Cultured food is one of the four living food groups, along with fresh foods, sprouted foods, and dried foods. Seed cheeze, a cultured food, is a great way to maintain healthy flora in your digestive system. This basic version, like tofu, is very versatile and can be used in many recipes that call for tofu.
Seed cheeze can be made from any seed, although sunflower and pumpkin seeds seem to work the best. Dr. Ann Wigmore, the mother of sprouts and wheatgrass, taught me howto make seed cheeze during my time at her school, Dr. Ann Wigmore’s Institute for Living Food Studies. This dish is one of the foundations of the living food movement.
MAKES 4 CUPS
Cups sunflower, pumpkin, or sesame seeds Filtered water. tablespoon Rejuvelac or whey starter (optional) Place the sunflower seeds in a ½-gallon glass jar and fill the jar to the top with the water. Cover with a cloth, screen, or mesh and soak overnight. The next morning, drain and rinse the seeds. Place the seeds in a food processor and pulse with 2 cups fresh water a few times, until chunky.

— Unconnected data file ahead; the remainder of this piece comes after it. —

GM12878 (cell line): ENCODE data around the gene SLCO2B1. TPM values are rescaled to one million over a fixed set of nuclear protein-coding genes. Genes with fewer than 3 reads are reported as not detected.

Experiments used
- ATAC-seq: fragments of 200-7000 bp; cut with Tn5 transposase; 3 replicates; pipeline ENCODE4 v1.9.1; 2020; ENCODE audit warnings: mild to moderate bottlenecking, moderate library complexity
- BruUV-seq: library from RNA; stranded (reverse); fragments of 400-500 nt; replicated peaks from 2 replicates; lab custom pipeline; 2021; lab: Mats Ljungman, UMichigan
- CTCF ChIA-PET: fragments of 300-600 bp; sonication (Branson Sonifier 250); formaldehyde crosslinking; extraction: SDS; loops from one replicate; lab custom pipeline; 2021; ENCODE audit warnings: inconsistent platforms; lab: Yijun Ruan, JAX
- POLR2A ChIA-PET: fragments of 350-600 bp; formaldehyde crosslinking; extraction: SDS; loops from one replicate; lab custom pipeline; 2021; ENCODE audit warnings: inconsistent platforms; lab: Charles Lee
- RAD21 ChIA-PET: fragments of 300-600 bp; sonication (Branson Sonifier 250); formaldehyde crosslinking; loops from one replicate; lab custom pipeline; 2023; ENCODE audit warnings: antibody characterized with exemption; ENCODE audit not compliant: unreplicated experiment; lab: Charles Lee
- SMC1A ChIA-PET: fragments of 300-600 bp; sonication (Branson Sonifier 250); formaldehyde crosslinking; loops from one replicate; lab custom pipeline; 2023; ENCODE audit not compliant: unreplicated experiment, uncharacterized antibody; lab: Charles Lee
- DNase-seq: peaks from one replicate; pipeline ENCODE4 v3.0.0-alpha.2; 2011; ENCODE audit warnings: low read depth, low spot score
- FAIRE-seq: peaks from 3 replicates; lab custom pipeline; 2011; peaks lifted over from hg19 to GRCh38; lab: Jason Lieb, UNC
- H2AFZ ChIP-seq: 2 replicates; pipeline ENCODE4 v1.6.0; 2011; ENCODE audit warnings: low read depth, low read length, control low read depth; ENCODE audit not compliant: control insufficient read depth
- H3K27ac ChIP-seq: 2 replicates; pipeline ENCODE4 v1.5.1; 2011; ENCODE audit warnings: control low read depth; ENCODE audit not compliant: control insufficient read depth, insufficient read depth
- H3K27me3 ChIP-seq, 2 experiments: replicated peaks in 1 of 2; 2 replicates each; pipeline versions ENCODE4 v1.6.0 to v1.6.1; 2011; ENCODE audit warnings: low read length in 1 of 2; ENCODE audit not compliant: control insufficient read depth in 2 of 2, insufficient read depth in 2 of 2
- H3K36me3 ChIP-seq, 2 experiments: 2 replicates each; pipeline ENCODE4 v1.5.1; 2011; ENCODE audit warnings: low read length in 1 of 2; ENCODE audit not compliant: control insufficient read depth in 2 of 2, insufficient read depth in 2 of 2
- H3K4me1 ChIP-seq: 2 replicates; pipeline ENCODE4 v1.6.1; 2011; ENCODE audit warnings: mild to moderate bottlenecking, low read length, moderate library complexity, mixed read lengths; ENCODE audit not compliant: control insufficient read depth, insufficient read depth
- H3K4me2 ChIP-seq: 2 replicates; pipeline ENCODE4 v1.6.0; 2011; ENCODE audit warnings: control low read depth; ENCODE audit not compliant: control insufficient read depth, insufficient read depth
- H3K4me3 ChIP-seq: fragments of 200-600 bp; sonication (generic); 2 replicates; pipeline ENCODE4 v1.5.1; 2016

Pour into a clean jar and cover with cheesecloth. If desired, add the rejuvelac or whey starter to make the seeds culture faster. Place the jar in a dark, warm place for 10 to 12 hours, or only 6 to 8 hours if rejuvelac was added. The curds (solid part) and whey (liquid part) should separate. The seed cheeze should smell slightly sour and cultured, like yogurt.
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Drain off as much whey as you can, reserving it for other uses. Squeeze the curds in a piece of cheesecloth to remove the remaining whey. (If you do this over a bowl you can save this whey, too.) The dry curds are the seed cheeze and are now ready for use. To store or shape the cheeze, pack it into a bowl or container, cover, and refrigerate for up to 2 days.
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